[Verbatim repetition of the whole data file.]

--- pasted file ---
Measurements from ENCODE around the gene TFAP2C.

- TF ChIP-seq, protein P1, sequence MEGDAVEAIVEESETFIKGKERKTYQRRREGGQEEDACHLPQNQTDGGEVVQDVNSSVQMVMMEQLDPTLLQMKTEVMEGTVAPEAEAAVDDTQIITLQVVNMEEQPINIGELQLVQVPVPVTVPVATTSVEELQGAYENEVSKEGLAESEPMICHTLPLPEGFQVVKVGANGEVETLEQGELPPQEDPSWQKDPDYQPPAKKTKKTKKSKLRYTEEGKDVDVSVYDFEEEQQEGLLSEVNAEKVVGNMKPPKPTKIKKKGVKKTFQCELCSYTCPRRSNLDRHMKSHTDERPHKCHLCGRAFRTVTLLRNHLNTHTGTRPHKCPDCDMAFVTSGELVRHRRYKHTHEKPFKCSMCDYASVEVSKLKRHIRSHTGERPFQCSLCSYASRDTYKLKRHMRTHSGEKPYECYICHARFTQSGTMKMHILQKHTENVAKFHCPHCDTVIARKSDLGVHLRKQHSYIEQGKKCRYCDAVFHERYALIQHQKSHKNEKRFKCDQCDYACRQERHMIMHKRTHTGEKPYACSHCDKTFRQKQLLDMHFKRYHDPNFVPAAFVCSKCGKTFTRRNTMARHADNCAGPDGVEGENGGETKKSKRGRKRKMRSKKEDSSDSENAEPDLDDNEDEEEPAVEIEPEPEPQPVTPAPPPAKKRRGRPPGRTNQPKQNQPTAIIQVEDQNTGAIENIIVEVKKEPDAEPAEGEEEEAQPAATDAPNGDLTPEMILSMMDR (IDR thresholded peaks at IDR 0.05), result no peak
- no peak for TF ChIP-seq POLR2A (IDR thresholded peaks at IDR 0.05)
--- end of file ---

Measurements from ENCODE around the gene TFAP2C.

- TF ChIP-seq, protein P1, sequence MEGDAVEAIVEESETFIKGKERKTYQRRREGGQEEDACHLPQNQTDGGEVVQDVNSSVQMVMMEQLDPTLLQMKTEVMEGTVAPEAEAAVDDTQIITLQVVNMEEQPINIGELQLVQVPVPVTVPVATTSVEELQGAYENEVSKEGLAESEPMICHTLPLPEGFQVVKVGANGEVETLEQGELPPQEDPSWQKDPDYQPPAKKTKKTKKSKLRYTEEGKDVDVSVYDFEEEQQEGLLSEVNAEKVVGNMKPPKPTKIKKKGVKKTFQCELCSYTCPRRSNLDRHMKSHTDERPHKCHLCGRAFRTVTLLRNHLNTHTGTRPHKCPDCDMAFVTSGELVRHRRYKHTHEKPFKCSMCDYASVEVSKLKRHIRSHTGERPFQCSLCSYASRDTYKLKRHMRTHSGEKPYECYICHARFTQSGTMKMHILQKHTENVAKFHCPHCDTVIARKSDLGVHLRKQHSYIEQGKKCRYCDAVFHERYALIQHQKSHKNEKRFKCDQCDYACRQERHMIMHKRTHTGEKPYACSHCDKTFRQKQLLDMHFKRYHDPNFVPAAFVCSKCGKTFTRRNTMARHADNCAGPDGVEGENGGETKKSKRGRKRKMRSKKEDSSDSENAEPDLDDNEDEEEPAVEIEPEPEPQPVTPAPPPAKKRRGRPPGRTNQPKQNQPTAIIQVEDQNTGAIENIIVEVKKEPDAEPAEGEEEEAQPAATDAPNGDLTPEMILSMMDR (IDR thresholded peaks at IDR 0.05), result no peak
- no peak for TF ChIP-seq POLR2A (IDR thresholded peaks at IDR 0.05)